Since Grammy Award-winning folk duo the Civil Wars canceled their European tour and announced a hiatus, the Internet has been awash with rumors of breakups, affairs, and record-label marketing ploys. Joy Williams and John Paul White are, by Williams’s own account, no longer speaking. It’s the stuff of delicious melodrama, and their new self-titled album productively harnesses the opacity of the pair’s partnership. The Civil Wars have gone from blithely conjuring a co-ed version of the Everly Brothers to making a tense, assertive Southern gothic album, complete with religious undertones, images of decaying locales, and tales of troubled relationships.
The Civil Wars is heavier and less spare than the group’s debut, Barton Hollow, but Williams and White nonetheless avoid hiding the obvious tension in the songs behind over-instrumentation or flashy production. On opener “The One That Got Away,” the first of a whole string of foot-stompers, Williams sings about a soured relationship over rumbling drum and bass and Dan Dugmore’s serrated pedal steel. White’s harmonies are hidden in the mix, but he gets his chance to rebut on “I Had Me a Girl,” an electrified drama with pulse-racing drums and a lyric-less hook dripping with psychosexual implication.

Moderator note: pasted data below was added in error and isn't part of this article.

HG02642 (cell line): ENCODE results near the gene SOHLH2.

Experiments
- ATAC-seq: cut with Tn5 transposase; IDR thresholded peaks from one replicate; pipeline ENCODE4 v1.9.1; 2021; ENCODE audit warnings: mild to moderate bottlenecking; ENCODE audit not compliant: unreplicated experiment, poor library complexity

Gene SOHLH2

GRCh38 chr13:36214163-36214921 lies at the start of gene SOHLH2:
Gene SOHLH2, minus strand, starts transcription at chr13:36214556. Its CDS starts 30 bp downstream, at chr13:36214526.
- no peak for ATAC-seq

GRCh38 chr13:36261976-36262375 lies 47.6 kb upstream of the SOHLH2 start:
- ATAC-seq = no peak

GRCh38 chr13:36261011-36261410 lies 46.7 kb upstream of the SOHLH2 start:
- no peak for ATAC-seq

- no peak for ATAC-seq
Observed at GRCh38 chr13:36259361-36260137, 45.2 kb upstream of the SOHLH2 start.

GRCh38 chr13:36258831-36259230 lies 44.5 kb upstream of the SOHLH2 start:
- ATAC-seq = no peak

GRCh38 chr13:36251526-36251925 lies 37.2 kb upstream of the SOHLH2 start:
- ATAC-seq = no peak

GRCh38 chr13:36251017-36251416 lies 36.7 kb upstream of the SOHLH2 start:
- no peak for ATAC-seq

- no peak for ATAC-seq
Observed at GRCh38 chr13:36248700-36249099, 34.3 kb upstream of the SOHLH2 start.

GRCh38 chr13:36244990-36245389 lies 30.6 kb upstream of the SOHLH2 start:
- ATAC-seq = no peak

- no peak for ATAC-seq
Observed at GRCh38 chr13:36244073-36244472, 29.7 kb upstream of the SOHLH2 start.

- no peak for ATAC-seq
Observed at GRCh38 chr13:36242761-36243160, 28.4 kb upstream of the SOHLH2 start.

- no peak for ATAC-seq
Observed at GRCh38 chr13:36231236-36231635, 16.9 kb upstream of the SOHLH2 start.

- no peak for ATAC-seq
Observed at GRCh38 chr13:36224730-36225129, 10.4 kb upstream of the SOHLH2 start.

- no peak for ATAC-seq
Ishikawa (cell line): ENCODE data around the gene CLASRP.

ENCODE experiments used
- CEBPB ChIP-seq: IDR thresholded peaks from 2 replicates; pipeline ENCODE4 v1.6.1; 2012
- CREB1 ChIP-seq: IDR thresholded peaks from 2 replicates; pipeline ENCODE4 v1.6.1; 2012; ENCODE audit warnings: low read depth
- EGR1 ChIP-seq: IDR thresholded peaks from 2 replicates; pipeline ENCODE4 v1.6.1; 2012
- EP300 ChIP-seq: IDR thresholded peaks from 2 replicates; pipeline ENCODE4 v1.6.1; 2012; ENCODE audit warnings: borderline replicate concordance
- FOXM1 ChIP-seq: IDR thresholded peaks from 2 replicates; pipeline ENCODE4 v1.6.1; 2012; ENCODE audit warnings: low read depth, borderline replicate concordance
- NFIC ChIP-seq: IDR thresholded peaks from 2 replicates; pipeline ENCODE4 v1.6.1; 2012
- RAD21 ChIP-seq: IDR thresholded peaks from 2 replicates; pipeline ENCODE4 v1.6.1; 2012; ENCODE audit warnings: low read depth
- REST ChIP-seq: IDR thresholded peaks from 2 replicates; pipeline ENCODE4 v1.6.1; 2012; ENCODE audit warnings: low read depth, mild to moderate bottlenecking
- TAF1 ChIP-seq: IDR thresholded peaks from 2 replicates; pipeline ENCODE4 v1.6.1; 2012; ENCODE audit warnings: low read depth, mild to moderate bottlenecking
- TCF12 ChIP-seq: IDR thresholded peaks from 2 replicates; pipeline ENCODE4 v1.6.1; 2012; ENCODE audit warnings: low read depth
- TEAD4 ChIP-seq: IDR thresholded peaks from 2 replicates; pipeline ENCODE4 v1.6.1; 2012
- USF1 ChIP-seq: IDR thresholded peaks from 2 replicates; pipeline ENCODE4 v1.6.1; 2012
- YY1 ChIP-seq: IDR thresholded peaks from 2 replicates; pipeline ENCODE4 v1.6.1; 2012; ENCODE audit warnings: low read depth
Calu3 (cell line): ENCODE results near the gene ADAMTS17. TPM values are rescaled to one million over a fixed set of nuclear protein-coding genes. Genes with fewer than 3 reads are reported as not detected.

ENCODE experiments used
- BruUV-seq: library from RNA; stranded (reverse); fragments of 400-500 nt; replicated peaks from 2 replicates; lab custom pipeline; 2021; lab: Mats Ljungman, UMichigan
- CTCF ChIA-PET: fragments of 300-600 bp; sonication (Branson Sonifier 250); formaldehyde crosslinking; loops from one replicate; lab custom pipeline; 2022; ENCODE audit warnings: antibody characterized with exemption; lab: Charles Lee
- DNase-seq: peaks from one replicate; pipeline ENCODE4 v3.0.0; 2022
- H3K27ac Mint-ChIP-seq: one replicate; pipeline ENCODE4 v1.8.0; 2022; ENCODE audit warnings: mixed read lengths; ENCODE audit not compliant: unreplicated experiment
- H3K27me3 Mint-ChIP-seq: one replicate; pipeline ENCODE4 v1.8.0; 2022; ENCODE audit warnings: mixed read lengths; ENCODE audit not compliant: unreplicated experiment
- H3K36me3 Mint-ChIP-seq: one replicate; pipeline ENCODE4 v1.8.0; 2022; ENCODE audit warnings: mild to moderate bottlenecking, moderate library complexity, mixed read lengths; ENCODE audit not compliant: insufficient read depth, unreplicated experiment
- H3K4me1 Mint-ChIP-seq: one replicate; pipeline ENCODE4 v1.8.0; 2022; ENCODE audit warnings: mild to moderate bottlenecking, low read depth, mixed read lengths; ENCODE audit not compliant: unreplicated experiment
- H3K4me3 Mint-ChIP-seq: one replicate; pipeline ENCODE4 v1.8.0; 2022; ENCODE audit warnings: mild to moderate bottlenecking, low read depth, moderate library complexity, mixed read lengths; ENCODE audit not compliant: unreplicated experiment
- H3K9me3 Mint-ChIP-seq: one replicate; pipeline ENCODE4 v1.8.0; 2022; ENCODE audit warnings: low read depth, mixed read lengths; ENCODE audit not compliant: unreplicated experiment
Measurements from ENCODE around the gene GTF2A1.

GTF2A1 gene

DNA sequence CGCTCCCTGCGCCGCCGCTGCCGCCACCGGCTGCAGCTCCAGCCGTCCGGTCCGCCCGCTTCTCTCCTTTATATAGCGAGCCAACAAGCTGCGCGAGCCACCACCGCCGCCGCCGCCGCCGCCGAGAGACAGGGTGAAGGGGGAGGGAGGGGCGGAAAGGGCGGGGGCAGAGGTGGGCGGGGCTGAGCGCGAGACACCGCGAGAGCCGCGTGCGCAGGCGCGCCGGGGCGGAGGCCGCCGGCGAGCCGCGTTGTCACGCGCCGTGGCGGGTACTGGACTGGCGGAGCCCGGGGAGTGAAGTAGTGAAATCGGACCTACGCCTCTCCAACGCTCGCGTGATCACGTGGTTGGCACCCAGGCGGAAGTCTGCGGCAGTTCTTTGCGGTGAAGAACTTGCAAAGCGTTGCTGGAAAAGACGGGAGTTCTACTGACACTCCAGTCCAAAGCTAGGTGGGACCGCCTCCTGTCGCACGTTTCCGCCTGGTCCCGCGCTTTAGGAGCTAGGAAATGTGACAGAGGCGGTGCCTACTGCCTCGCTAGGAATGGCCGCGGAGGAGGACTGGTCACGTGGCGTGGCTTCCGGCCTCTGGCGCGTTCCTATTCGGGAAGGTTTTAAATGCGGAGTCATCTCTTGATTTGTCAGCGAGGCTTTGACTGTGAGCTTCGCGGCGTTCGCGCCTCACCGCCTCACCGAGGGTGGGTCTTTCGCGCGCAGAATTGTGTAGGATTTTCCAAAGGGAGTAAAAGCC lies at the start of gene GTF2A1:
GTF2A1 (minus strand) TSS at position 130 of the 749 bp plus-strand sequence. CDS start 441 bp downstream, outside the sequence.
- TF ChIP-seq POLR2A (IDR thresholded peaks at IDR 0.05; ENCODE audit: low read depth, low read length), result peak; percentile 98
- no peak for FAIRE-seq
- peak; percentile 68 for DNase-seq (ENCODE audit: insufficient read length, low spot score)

Midway through the album, the contemporary hymn “From This Valley” provides a respite from the dangerous, even occasionally funereal, tone and showcases what may be roots music’s best male/female vocal performance since Robert Plant and Alison Kraus twined their disparate voices on Raising Sand. Intimate yet divided, the album alternates between mournful ballads and bluesy rockers, with some country-pop thrown in for good measure. When Williams and White aren’t snarling at each other, they manage to share fragile harmonies, usually tinged with enough defiance or fatigue to avoid coming off as saccharine, as on “Dust to Dust.” Album closer “D’Arline,” recorded live, feels a bit uncooked, especially following on the heels of the delicately arranged “Sacred Heart,” with White’s guitar picking throwing off an ugly buzz. But it’s a moment of lo-fi dissonance that can easily be read as a deliberate and symbolic choice on which to end the album.